Tenessee has a tree the Eastern Red Cedar used to make pencils that were fragment free so no splinters could introduce itself to your skin. Because of this tree, most of the pencil manufacturers are located in the Tennesee area.
The mighty pencil and pens are not given much thought but are just there. We pick them up and use them so often a day; they impact us more than any instrument I know. It is used by every human old enough to write. These small instruments have empowered humanity and impacted our communication in ways never imagined by those who invented them. Every business in the world uses both a pencil or pen/pen or pencil. The pencil and pens also make a significant impact on the companies that manufacture them.
Companies are moving into the 21st century with all the new technology but still rely on these instruments. The old stylus from Roman times has evolved to the new type stylus used in technology products today. From the beginning to the end – from the ending to the new beginning.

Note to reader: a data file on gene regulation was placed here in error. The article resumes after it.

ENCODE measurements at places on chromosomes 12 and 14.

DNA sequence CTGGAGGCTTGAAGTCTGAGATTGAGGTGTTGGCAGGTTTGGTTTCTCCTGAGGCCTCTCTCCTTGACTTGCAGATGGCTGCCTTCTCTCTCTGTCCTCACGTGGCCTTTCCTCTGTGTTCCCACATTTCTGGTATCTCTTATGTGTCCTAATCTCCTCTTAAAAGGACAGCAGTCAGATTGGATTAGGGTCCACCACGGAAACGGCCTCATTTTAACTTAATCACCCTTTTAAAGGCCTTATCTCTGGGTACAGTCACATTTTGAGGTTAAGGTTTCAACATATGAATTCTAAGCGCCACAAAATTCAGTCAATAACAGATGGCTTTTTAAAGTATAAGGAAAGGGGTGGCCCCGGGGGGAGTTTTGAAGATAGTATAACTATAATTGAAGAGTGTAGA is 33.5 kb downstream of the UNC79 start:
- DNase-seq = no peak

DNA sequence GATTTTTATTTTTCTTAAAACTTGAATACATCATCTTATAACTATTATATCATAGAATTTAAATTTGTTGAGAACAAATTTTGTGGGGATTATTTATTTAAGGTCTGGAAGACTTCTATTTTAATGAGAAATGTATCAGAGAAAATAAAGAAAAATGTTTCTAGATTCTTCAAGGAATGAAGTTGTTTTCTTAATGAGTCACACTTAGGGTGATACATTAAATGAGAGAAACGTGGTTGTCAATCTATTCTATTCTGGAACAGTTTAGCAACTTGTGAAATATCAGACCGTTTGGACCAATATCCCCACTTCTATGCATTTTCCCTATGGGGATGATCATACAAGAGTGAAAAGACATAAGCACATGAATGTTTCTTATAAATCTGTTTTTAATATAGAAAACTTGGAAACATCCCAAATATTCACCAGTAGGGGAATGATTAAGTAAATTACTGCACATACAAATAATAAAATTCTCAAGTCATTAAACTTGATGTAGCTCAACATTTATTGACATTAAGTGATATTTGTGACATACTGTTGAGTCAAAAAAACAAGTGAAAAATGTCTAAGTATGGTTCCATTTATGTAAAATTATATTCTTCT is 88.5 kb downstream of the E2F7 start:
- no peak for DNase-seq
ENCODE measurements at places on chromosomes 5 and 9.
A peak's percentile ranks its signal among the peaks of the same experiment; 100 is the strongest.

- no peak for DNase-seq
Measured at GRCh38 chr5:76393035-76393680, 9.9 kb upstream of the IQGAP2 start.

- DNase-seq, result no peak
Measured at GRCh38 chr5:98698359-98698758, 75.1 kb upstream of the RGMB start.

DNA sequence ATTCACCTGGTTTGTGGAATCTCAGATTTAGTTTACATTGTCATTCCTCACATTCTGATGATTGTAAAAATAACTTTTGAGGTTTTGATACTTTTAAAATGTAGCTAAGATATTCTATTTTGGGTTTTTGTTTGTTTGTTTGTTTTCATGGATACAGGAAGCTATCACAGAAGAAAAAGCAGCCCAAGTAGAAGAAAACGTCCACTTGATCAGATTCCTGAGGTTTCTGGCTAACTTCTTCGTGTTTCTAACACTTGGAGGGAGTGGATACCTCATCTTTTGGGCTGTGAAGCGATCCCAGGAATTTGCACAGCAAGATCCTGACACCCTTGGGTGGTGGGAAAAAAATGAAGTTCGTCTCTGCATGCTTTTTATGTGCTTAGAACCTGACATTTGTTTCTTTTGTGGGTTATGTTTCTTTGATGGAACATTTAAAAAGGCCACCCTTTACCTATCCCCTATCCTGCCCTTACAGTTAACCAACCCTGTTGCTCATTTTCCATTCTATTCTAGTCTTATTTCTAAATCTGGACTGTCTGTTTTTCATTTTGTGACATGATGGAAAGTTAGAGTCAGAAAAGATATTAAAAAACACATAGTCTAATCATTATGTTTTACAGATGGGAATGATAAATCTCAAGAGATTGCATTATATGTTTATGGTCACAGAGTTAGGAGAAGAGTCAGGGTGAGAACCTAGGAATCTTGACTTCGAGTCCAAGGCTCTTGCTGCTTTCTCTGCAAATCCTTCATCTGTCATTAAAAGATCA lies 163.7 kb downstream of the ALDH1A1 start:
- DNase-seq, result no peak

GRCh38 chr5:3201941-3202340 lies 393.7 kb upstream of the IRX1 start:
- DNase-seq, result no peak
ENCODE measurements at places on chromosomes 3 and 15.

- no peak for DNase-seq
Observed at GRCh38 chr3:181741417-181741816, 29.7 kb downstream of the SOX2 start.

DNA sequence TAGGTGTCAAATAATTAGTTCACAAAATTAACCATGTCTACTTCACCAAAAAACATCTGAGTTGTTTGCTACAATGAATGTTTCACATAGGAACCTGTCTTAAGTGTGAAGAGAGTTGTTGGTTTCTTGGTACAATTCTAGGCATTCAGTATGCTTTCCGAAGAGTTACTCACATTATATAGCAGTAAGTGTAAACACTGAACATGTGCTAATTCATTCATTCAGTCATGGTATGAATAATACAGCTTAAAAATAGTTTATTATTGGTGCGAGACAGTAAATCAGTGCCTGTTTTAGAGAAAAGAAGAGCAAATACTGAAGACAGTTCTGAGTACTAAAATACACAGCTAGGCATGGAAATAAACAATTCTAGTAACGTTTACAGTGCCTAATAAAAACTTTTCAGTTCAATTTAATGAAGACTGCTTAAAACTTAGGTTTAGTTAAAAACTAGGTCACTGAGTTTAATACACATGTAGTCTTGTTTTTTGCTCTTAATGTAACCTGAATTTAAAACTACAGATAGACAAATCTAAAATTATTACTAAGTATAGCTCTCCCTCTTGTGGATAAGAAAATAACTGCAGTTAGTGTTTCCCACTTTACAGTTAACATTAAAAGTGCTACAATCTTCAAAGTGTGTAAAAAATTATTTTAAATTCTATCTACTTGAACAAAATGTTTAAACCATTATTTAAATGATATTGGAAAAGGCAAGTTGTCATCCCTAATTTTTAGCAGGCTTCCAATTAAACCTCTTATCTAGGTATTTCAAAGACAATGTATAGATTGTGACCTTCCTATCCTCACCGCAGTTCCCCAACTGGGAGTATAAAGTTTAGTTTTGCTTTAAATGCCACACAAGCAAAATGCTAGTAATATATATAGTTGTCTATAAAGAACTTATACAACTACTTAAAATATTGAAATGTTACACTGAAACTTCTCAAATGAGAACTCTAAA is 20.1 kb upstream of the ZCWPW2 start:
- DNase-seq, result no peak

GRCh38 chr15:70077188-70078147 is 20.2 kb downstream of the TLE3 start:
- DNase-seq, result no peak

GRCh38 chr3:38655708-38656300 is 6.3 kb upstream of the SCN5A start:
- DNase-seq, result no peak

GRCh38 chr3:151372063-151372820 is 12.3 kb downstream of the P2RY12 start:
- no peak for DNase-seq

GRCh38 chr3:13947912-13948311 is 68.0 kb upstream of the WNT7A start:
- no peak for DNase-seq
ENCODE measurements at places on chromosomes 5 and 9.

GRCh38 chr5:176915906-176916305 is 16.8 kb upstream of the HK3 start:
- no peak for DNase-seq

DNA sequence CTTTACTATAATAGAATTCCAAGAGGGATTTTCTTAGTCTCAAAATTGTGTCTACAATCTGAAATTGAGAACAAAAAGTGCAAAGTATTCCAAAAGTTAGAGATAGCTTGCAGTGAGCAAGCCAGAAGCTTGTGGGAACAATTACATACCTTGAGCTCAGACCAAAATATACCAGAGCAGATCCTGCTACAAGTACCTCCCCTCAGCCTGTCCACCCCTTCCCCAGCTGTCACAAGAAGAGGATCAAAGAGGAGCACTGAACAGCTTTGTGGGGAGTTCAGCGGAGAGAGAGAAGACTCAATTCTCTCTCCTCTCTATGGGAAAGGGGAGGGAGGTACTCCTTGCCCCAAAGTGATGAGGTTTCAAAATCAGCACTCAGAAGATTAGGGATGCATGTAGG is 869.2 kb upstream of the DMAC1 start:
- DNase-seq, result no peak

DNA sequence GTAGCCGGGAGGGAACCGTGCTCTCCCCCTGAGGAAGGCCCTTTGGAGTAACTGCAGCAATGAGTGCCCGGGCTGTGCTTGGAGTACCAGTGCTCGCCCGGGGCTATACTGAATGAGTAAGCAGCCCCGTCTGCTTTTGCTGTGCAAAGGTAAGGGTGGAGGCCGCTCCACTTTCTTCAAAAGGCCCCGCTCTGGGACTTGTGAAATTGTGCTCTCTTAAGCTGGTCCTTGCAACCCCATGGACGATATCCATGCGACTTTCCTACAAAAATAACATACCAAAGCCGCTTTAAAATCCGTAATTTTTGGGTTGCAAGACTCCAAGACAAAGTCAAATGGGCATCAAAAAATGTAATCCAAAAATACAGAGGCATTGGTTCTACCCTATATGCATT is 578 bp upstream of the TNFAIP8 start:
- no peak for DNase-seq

About the author

Carmen is a wife of 59 yrs., mother of five children, grandmother of 10 grandchildren and great grandmother to 6 great-grandchildren. She embraced the world of technology and became a member and a committed advocate of Compumatrix International.


  1. Enjoyed reading your interesting blog. Since the beginning of times, men has always wanted to leave his mark on rocks, leather and later on, on paper, metals and works of art . I grew up when hand writing was appreciated not only grammatically, but also you could recognized a person by his or her handwriting style. In previous centuries, it was an art form and penmanship was studied in it’s different styles. Today in schools children don’t even learn to write cursive, but only print.
    I studied art in college and some of my classes like Drawing were done in pencil only and I loved it, unfortunately computers are replacing the way we use to write letters, notes and cards. Computers changed the way we communicate and has simplified and speed up the way we communicate and there’s no way going back; emoticons are the new expressions of how we feel.